oprah_wideweb__470x3120UPDATE (includes Harpo letter): Both Broadcasting & Cable & Variety, followed by The New York Times and The Washington Post, and every other media outlet just came out today with news headlines reporting what I did first on November 5th: That Oprah Winfrey will end her long-running talk show in 2011. They say she’ll air this on her program Friday. Here was my original scoop: THE END OF ‘OPRAH’ AS WE KNOW HER: Daytime Diva Giving Up Syndie Talk Show & Moving It To Her Cable Network In 2011. Before I recap the news from my story 14 days ago, here is the letter which Harpo Inc President Tim Bennett sent out to affiliates and others today:

Dear Friends:

Over the past several weeks, my team and I have had conversations with many of you to help address your questions about the future of “The Oprah Winfrey Show”. Of course, the one question we couldn’t answer was the one that only Oprah could. And tomorrow, she will do just that.

But before she speaks to her loyal viewers, we wanted to share her decision first with you­ our valued partners for more than two decades.

Tomorrow, Oprah will announce live on “The Oprah Winfrey Show” that she has decided to end what is arguably one of the most popular, influential and enduring programs in television history. The sun will set on the “Oprah” show as its 25th season draws to a close on September 9, 2011.

We welcome you to share this news this evening with your colleagues and viewers. As we all know, Oprah’s personal comments about this on tomorrow’s live show will mark an historic television moment that we will
all be talking about for years to come.

We want to thank you for the partnership and friendship we have shared over the years. Your invaluable support has helped us to create the phenomenon of the “Oprah Show” that we’ve all been so proud to be a part of for the last 24 years. My staff and I will be calling all of you directly tonight and tomorrow. We look forward to speaking with you.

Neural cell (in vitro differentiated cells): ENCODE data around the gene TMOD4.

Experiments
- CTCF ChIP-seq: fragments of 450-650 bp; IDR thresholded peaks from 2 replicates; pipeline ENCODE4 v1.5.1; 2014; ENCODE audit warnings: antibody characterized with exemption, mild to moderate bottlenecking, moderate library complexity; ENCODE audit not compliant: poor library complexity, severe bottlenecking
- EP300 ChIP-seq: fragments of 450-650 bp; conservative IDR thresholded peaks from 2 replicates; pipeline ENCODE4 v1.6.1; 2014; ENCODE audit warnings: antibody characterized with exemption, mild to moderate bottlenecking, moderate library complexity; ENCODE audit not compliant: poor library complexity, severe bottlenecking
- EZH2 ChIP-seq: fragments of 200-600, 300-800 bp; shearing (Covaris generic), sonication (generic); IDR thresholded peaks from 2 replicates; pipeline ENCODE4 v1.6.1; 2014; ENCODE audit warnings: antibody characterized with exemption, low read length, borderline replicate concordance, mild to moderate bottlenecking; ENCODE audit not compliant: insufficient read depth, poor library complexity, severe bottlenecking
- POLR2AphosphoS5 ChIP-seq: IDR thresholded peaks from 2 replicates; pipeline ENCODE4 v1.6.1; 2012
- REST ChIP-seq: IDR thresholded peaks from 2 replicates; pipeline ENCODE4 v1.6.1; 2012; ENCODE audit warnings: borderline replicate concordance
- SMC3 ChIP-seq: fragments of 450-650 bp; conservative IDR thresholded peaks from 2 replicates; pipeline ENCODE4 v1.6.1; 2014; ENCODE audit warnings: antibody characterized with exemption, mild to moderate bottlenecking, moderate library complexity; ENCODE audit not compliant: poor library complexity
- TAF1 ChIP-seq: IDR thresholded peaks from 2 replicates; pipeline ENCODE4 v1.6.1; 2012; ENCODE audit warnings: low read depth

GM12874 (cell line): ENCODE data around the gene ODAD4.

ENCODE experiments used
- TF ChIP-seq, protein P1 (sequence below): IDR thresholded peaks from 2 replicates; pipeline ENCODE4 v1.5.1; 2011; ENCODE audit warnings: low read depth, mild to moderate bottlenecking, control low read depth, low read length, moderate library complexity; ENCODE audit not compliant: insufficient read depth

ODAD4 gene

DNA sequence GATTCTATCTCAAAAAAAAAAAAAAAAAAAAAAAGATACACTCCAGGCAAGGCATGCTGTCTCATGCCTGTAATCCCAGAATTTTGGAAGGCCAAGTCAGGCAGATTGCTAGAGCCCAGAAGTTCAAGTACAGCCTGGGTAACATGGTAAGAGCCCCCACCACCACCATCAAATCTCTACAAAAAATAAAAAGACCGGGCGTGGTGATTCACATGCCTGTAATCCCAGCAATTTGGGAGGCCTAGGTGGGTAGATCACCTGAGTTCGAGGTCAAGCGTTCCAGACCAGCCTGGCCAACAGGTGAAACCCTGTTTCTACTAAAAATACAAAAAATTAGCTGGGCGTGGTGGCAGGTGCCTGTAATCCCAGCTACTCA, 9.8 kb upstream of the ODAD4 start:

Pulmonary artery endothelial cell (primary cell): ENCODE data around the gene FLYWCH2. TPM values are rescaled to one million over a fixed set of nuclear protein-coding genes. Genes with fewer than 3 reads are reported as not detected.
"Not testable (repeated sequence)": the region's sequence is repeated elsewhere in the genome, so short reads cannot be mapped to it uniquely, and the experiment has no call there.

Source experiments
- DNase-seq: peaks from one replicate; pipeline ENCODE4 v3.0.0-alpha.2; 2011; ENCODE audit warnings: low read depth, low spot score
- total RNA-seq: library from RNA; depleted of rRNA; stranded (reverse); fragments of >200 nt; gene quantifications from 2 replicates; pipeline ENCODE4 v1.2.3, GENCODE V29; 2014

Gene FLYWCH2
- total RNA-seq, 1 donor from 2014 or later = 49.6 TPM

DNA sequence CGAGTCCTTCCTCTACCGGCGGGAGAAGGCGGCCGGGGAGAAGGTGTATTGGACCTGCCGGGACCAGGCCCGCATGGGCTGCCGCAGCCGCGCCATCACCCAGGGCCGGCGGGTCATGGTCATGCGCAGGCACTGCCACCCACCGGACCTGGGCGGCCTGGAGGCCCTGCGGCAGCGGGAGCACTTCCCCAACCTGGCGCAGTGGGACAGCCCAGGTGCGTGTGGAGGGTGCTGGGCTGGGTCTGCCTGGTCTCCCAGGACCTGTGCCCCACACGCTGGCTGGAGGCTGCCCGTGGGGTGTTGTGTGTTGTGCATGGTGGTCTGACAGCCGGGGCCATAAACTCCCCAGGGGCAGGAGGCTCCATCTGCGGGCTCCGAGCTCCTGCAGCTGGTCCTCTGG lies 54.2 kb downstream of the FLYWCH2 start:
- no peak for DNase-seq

And, if you think the last quarter century has been something, then “don’t touch that dial” as together we plan to make history in the next 20 months and beyond.

Yours sincerely,

Tim Bennett
President, Harpo, Inc.

Let me recap some of my exclusive news from that November 5th story… One of the biggest questions in the TV biz has been when, and even if, Oprah Winfrey would give up her daytime syndicated talk show. Because she had to focus on OWN, her long delayed Oprah Winfrey Network in 70 million homes that was supposed to launch in place of the Discovery Health Channel as a joint venture between Winfrey and Discovery Communications. The Industry had been betting that the daytime diva would extend The Oprah Winfrey Show for at least another year or two because of the huge cash license fees which stations have long paid her. But people around Oprah were telling me that first week in November that wouldn’t happen. They said that Discovery Communications chief David Zaslav demanded that Oprah “move it or lose it” — move her talk show to OWN, or risk losing the Oprah Winfrey Network altogether. I learned that Oprah in a few weeks would tell the public that she’s ending her syndicated Chicago-based daytime talk show when her current deal runs out.

And that’s exactly what she’s doing live tomorrow on her show.